However brilliant you are at your job, I’m guessing that you’ve never been awarded a bonus of 75-million pounds.

And if you’re completely brilliant at your job, you’re probably wise enough to realise that taking that 75-million-pound bonus may not be the right thing to do – for your customers, your work colleagues, your investors, your community or yourself.

It’s a bonus equivalent to:

  • 106-million Euros

  • or 122-million American dollars

  • or 172-million Australian dollars.


But if you ever are awarded this kind of money, then you should at least be clever enough to realise you’ll be asked questions about it.

And you should be smart enough to make sure you’re ready to answer those inevitable questions.

Alas Jeff Fairburn, the Chief Executive Officer of the British house building firm Persimmon – embarrassingly – managed to avoid doing this in relation to his record-breaking £75-million bonus.


mage result for Jeff fairburn Persimmon Homes bonus


Mr Fairburn failed abysmally to come up with coherent, convincing comments on the topic when predictably questioned about his mammoth bonus by a TV reporter.

This could only lead viewers to conclude that the bonus – believed to be the largest ever by a firm listed on the London stock exchange – was impossible to justify.

Mr Fairburn knew his bonus was controversial – partly because it had to be reduced from the initial £100-million after a public outcry earlier in the year.

But when the BBC asked him about it at the opening of a new brick factory, all he could do was take direction from an off-camera adviser, refuse to answer the questions and walk out of the interview.

Did this stop any expression of public outrage about the bonus?

Did it stop the BBC running with the story?

Of course not.

It fanned the flames!

All the walk-out did was make sure that every other media outlet which covered the initial bonus story had even more reason to cover it again – in bigger, bolder and more excruciating detail.

If you want to look guilty, shifty and clueless all at the same time when in the firing line of reasonable questions, then Mr Fairburn’s face can show you how!

Check out the boss’s embarrassing non-answers here – but only if you’re resilient enough to withstand the unsettling agony of watching it.





The only coherent thing Persimmon could put forward immediately after the interview walkout was that it was “unfortunate” that Mr Fairburn been asked the questions.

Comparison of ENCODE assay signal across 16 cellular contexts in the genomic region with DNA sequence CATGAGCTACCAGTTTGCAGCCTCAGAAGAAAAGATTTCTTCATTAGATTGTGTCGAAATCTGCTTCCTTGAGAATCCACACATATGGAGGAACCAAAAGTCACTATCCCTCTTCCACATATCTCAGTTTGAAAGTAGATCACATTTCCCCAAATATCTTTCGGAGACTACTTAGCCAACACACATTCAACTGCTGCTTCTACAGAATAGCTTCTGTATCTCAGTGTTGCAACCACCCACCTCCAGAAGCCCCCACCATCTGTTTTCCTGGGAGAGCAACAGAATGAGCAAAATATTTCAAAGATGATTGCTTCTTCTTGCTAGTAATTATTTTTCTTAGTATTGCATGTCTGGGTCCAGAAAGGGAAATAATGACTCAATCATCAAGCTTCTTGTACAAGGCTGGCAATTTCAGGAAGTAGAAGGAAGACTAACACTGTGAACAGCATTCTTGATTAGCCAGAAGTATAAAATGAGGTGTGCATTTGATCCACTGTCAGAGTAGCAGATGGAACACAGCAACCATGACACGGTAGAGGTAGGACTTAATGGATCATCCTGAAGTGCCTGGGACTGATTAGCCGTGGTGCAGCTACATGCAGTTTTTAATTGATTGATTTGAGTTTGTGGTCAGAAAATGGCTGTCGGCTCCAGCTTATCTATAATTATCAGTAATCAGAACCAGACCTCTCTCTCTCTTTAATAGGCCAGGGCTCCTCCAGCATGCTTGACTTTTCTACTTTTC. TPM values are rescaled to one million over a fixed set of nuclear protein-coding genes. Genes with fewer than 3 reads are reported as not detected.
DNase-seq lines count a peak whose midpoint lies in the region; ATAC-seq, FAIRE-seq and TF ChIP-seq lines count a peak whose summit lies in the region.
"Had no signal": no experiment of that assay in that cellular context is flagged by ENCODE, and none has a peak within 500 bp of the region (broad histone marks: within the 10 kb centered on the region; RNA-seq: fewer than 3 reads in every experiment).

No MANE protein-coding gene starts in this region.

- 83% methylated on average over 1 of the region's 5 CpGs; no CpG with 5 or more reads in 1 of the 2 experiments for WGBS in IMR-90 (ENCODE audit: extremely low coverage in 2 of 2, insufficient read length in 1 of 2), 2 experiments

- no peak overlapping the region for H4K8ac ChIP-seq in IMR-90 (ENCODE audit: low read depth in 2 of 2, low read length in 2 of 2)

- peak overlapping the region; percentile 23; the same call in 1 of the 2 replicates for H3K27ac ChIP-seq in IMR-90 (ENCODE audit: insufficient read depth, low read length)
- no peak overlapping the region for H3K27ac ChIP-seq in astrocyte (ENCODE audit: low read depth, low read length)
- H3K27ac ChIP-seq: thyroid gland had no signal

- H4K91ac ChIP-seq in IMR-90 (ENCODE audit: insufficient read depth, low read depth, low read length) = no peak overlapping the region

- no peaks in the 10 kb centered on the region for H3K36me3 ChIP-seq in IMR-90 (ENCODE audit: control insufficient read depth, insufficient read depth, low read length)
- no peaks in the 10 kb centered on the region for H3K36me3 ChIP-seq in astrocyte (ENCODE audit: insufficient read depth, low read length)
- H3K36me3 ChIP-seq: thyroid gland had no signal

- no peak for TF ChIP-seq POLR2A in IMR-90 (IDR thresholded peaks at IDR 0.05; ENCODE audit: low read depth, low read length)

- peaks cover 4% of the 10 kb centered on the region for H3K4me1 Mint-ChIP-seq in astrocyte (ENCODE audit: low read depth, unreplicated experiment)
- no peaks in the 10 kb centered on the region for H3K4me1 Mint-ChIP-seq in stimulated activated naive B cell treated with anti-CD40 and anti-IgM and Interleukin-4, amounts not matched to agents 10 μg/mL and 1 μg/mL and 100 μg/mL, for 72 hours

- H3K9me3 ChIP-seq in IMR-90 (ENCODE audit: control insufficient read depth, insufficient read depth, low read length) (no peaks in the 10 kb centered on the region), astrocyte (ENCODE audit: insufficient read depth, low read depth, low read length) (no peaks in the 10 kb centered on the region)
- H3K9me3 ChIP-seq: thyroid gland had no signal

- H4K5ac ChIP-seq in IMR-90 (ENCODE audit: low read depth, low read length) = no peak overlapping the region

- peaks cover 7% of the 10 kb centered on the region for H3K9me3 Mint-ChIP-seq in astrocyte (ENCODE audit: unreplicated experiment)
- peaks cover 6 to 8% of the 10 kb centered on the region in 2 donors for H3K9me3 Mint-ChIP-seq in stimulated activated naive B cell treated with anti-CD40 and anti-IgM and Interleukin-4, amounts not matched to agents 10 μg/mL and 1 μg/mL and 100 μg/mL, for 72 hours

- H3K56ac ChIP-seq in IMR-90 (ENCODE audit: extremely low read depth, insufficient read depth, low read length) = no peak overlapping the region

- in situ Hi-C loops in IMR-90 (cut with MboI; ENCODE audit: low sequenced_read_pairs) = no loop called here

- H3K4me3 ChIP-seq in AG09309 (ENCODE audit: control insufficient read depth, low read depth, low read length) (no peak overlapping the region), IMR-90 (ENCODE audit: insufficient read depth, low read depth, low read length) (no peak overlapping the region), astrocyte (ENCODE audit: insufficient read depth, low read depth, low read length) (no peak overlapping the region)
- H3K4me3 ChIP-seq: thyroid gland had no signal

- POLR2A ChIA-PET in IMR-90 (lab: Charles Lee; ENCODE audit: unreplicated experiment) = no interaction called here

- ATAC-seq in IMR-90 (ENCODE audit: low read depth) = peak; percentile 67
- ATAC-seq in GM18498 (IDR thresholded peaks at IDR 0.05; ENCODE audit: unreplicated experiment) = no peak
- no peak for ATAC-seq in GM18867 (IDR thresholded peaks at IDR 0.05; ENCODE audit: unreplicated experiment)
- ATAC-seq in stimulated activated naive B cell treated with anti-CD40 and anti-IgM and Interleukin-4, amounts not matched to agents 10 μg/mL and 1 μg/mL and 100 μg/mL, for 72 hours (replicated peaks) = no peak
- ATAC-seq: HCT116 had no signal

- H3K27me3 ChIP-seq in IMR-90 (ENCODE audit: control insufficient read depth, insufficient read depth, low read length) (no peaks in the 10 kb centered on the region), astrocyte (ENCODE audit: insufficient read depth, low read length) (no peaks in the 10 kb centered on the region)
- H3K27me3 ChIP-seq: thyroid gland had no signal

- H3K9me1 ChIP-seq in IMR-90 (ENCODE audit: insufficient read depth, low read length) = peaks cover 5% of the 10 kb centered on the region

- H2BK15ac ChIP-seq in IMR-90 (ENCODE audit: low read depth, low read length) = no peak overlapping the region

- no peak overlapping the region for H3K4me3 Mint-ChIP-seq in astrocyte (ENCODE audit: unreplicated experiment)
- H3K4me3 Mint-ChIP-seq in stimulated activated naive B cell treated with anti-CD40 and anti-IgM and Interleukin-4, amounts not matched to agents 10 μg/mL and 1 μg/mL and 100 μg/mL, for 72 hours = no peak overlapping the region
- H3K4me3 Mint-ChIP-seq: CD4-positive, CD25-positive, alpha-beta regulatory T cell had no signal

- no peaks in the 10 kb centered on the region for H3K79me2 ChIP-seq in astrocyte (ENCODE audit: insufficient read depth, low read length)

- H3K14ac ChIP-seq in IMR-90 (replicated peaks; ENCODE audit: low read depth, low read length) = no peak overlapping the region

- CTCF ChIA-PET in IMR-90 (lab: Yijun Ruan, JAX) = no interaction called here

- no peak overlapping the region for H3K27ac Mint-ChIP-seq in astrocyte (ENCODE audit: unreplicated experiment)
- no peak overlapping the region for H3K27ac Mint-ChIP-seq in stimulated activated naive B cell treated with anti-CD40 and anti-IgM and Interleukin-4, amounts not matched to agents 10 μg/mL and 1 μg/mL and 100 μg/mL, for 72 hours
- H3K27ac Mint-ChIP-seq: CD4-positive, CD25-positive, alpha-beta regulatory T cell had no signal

It would be more truthful to say it was “unfortunate” that Mr Fairburn was pathetically unable to give any answers.

The lessons are clear to all in business and beyond.

If you or your organisation do something controversial or newsworthy –  good or bad – in the public sphere, then you should be able to come up with answers to simple, obvious questions about it.

And even if you’re wise and fair enough to knock back any outrageously high bonus you’re offered, if you’re leading a business you should be at least smart enough to make sure you’re trained how to answer tough media questions on other subjects.

One of the key things when asked a pertinent public interest question is to make sure you say SOMETHING that’s helpful.

Ideally that something should be a well thought out response, getting across an important relevant message and – where appropriate – backed up by a powerful example that paints a mental picture what you mean.

Throughout the interview need to make sure you demonstrate a responsible attitude and own the problem – even if it’s a problem that you didn’t cause.

And you need to make sure you adopt the right tone and project the right level of confidence and competence in the way you look – and the way you sound – when giving your response.

In keynote presentations at conferences and in smaller training master classes, I show audiences what they need to do to ready themselves for tough questions – from the media, from clients, from prospects and others.

It’s all about getting the content right, the structure right and the delivery style right.

There’s more about speaking at your event here:





Remember if you give an abysmal reaction to a TV journalist, as Mr Fairburn did, the media tend to replay it over and over.

In media training sessions, my colleagues and I equip participants to effectively answer tough questions that you know are coming up.

But we can also show you how to be as ready as you can be for surprise questions that you don’t know are going to hit you.

Occasionally I’ve done emergency training for people just hours and even minutes before they’ve had to rush off to the TV or radio studio to be interviewed.

This is way better than having had no training at all.





However, it’s far better for participants if you organise your training well before any trouble strikes – just as you take out home insurance well before there’s any sign of a fire… and in the hope that there never will be one.


mage result for house fire


Being able to understand and apply the golden formulae for answering tough questions is a learnable skill.

There’s more about being shown how to give great answers here:

Being able to deal with blowtorch-on-the-belly media questions about bad news – and potentially tricky questions about good news – is also a learnable skill.

There’s more about that here:

And here’s where you can get a free start on some comprehensive guidance that’s designed to help:



Getting properly trained and prepared to handle questions from journalists – and from anywhere – can help equip you earn you that bonus…

…a bonus that is of course proportionate, easy-to-defend and hopefully – in your case – thoroughly deserved!

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